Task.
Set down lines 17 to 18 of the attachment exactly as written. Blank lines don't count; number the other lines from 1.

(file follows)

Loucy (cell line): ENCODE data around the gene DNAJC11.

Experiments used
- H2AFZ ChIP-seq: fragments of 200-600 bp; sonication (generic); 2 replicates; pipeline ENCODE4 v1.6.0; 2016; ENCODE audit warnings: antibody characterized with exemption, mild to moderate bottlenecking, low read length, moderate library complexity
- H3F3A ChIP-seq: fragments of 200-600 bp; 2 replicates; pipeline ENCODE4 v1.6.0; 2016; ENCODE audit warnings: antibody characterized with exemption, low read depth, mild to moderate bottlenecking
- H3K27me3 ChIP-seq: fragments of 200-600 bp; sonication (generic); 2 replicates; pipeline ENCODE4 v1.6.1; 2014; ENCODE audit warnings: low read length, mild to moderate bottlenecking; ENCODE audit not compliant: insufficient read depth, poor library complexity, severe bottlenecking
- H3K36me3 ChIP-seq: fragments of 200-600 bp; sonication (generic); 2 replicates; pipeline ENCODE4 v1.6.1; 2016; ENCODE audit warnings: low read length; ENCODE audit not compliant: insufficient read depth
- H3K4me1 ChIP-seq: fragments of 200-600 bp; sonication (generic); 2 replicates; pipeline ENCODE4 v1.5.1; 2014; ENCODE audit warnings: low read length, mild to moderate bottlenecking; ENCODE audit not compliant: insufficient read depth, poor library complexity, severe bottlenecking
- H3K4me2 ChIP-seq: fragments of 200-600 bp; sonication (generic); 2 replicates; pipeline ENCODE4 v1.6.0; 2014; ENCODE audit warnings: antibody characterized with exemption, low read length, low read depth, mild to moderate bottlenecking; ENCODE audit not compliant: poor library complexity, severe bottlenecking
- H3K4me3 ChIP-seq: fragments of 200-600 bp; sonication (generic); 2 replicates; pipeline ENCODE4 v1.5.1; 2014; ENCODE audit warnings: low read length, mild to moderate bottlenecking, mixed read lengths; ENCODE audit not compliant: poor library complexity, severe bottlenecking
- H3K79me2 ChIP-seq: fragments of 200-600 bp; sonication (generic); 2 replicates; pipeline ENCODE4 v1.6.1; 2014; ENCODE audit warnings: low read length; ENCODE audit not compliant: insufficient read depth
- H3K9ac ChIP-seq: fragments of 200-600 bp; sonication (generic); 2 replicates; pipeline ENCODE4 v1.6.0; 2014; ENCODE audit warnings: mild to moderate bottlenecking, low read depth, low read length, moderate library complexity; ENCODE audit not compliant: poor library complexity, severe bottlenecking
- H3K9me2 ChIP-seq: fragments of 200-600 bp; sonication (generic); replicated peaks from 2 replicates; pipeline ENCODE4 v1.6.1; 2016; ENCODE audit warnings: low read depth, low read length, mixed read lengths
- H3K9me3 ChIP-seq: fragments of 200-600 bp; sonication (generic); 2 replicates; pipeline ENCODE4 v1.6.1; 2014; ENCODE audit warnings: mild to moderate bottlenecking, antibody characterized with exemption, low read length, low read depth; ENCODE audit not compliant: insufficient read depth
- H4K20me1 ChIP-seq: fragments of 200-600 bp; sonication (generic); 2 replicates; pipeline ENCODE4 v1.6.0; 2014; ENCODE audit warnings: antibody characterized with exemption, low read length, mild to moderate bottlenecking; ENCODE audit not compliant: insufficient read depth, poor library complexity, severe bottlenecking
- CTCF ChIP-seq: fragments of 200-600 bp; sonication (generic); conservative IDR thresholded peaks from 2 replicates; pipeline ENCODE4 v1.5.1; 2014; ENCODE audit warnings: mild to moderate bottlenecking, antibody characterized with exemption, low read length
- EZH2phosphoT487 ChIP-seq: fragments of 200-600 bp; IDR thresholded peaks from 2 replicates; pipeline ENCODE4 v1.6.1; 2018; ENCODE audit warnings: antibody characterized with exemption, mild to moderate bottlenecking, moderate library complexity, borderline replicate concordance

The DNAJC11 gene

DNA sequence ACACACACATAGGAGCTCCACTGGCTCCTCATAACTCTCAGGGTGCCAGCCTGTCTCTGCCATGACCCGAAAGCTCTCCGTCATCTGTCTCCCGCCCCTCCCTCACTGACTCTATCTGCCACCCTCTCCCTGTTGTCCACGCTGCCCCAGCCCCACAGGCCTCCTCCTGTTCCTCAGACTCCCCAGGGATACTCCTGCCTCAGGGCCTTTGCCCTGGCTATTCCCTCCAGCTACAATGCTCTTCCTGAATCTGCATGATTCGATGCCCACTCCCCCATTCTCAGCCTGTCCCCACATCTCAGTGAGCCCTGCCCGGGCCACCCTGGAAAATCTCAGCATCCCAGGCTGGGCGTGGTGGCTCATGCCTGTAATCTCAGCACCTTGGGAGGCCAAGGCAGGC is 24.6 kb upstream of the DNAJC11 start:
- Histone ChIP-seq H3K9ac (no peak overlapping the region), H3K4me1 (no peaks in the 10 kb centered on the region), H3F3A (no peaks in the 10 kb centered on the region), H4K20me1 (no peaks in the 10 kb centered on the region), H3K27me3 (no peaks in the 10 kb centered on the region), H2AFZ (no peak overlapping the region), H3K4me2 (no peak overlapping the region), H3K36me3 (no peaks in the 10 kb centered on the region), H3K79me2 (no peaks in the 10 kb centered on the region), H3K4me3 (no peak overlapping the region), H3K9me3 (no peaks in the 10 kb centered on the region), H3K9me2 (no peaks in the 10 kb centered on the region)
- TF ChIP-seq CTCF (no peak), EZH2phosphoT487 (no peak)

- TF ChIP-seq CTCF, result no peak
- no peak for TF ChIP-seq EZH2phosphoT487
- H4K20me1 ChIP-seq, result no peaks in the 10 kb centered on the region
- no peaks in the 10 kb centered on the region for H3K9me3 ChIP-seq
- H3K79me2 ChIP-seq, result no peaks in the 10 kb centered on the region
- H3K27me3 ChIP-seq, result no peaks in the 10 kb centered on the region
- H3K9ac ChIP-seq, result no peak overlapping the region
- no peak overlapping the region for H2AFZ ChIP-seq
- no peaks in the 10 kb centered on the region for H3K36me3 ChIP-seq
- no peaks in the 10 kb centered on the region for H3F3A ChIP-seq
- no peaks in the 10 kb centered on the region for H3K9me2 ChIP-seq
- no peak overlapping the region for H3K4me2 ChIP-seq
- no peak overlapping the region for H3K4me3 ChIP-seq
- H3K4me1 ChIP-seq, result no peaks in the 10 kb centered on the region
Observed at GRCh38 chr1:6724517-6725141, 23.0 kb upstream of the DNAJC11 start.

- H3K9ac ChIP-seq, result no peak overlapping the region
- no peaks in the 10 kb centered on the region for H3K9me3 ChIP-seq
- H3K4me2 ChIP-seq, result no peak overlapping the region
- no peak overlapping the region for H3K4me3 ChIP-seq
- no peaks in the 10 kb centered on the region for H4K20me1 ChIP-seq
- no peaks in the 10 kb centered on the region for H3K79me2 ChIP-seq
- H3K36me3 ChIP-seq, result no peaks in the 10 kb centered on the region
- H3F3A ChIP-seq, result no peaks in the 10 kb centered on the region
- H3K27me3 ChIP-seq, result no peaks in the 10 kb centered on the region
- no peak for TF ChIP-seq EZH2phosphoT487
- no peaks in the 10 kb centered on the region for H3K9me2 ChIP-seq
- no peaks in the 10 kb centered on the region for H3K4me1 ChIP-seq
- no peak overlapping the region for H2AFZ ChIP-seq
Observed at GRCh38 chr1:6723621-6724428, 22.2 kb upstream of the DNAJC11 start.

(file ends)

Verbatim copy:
The DNAJC11 gene

DNA sequence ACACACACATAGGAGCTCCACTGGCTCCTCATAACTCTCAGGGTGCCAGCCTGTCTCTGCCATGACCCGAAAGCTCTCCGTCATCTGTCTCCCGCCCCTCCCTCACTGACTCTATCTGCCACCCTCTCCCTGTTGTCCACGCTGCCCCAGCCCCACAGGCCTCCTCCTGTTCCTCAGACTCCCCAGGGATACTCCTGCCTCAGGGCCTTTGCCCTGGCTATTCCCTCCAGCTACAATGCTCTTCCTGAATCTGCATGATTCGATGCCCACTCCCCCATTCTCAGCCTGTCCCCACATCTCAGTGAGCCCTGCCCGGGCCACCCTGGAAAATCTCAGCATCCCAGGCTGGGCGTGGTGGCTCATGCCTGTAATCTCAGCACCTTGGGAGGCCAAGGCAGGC is 24.6 kb upstream of the DNAJC11 start: